Prague Castle

Trip Start Sep 24, 2012
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Trip End Nov 02, 2012


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Flag of Czech Republic  , Hlavní město Praha,
Thursday, October 18, 2012

It had to be visited; Prague castle. We arrived, after a tiring uphill walk for ages, just in time for the hourly changing of the guard. Same process as the British and other royal palaces, the same stern guard faces and pomp and ceremony; but fun to watch and everyone clap at the end.

After Cesky Krumlov castle and being told being told Prague castle was a slightly larger version, we had a view of what to expect. Prague castle is more of a township with some older buildings that have been renovated after fires and neglect at various times over the centuries, with only some areas able to provide an idea of the castle of years ago. E.g. Golden Lane where guards in the 16th century build meagre houses and gradually a little laneway of a village grew. It now has tiny dwellings set up 'as if' they were in the earlier centuries- an everyday living and bedroom, a herbalist, the seamstress, alchemist, the forge, the sergeant of the guard. Others were now modern souvenir shops. Even the house of Franz Kafker sister where he lived for a few years was now a tiny shop selling his books, cards and souvenirs.
The Old Royal Palace had little furniture, but its grand early gothic architecture gave a feel of the ceremonial and celebratory use it had and still has today. Czech presidents are still sworn into office here, but not by riding in on horseback via the 'riding stairs' built in one entrance so ancient rulers could ride in for their coronations. A replica of the Czech crown, mace and sceptre were on display- 2.5 kgs of gold and large precious stones. What a headache to wear that.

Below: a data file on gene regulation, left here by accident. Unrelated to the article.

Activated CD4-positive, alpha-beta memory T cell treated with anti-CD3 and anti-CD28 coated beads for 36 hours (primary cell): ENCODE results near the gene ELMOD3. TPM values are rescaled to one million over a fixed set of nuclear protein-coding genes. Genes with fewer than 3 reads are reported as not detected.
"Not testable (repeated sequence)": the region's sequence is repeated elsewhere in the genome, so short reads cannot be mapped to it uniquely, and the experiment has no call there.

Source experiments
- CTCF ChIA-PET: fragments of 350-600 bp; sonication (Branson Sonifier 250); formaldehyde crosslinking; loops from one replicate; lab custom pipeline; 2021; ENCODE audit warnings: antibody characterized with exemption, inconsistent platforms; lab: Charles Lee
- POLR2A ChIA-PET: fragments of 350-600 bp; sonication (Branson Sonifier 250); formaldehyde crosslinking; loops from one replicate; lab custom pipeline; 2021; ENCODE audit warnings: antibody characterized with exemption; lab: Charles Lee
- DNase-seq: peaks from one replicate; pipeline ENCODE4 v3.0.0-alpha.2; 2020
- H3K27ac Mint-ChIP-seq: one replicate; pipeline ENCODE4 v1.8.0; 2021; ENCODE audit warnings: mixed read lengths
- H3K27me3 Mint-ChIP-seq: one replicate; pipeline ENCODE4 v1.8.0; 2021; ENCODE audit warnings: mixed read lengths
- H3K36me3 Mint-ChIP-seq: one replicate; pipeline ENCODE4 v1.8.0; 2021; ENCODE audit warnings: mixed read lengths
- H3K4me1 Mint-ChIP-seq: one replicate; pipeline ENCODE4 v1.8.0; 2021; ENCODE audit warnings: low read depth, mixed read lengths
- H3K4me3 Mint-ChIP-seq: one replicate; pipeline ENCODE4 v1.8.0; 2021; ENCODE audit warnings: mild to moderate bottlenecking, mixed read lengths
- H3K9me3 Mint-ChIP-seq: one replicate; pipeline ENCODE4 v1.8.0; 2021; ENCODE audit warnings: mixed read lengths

In on of the castle grounds squares is the small and ancient basilica of St George had only a few remnants of the Romanesque origins in the 10th C when good King Wenceslas's father Vratislav 1st. built it. Some stonework and frescoes remain, along with Vratislav's tomb.

The most prominent building of all (which towers over everything) is the vast largely gothic basilica of St Vitus. It was built in several stages with different architects over several centuries. In fact some doors were only completed in the 1950's. The different architectural styles and quests for designers to make their mark often showed in the clashes of design.
The interior resembled Notre Dame in Paris, however in the detail it was very obvious it was a work in progress and still is today. The stain glass windows were created by artists over the centuries and as late as the 1930"s. All the period and styles of the windows blended with the overall ambience. The highlight of the basilica was the St Wenceslas Chapel and Tomb. This Chapel is decorated in a very bold Baroque style with maroon and gold dominating this chamber. The alter, the centre piece of this room had a commanding presence.

A short walk and we were in 'the Golden lane', a row of medieval houses no bigger than ten square metres with very low ceilings by today's standards as the occupants were very short. The castle sharpshooters built them, then others joined in settling here. They were occupied until last century e.g. Kafka's sister had a house here which he rented off her. Now the houses are displays of their old use or small museums- a forge, living areas, torture equipment. The Daliborka is the last building- a dungeon and torture chamber which still houses some of these items. Very creepy and not to be visited for long.
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